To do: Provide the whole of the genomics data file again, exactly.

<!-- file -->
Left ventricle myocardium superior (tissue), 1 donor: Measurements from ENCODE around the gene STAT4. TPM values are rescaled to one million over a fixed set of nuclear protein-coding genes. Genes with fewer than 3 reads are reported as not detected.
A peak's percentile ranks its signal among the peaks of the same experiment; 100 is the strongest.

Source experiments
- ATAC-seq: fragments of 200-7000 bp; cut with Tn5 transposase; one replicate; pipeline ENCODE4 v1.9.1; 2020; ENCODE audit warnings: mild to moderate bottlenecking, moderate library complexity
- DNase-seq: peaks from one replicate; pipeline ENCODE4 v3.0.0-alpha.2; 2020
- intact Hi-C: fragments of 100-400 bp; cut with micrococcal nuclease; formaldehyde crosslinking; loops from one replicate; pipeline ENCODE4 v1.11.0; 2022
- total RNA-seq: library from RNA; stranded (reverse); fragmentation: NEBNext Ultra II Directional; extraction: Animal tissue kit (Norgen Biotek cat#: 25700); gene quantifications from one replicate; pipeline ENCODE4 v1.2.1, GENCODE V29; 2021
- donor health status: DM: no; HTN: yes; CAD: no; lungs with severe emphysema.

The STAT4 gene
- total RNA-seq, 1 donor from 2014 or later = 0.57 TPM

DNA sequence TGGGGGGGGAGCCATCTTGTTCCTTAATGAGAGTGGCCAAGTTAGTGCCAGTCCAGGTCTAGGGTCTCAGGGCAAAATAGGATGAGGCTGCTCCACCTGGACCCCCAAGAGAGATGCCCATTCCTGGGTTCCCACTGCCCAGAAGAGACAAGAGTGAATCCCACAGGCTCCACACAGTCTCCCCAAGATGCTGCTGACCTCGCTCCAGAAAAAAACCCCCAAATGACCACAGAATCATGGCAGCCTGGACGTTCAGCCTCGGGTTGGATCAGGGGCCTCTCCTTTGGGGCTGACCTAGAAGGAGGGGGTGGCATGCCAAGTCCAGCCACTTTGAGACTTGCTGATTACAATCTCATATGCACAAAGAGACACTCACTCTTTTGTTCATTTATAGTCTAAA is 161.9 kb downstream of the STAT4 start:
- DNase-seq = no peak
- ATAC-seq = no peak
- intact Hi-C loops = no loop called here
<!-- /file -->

Left ventricle myocardium superior (tissue), 1 donor: Measurements from ENCODE around the gene STAT4. TPM values are rescaled to one million over a fixed set of nuclear protein-coding genes. Genes with fewer than 3 reads are reported as not detected.
A peak's percentile ranks its signal among the peaks of the same experiment; 100 is the strongest.

Source experiments
- ATAC-seq: fragments of 200-7000 bp; cut with Tn5 transposase; one replicate; pipeline ENCODE4 v1.9.1; 2020; ENCODE audit warnings: mild to moderate bottlenecking, moderate library complexity
- DNase-seq: peaks from one replicate; pipeline ENCODE4 v3.0.0-alpha.2; 2020
- intact Hi-C: fragments of 100-400 bp; cut with micrococcal nuclease; formaldehyde crosslinking; loops from one replicate; pipeline ENCODE4 v1.11.0; 2022
- total RNA-seq: library from RNA; stranded (reverse); fragmentation: NEBNext Ultra II Directional; extraction: Animal tissue kit (Norgen Biotek cat#: 25700); gene quantifications from one replicate; pipeline ENCODE4 v1.2.1, GENCODE V29; 2021
- donor health status: DM: no; HTN: yes; CAD: no; lungs with severe emphysema.

The STAT4 gene
- total RNA-seq, 1 donor from 2014 or later = 0.57 TPM

DNA sequence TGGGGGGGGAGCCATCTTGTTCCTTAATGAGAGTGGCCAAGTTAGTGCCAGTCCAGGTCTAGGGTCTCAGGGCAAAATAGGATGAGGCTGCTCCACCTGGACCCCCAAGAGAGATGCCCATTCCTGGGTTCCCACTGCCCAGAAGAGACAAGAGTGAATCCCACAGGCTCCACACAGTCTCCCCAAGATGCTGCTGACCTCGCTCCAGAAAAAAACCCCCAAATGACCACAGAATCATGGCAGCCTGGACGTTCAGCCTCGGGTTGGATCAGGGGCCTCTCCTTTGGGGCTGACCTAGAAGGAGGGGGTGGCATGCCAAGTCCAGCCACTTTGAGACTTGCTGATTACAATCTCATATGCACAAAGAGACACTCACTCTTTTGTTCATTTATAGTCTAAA is 161.9 kb downstream of the STAT4 start:
- DNase-seq = no peak
- ATAC-seq = no peak
- intact Hi-C loops = no loop called here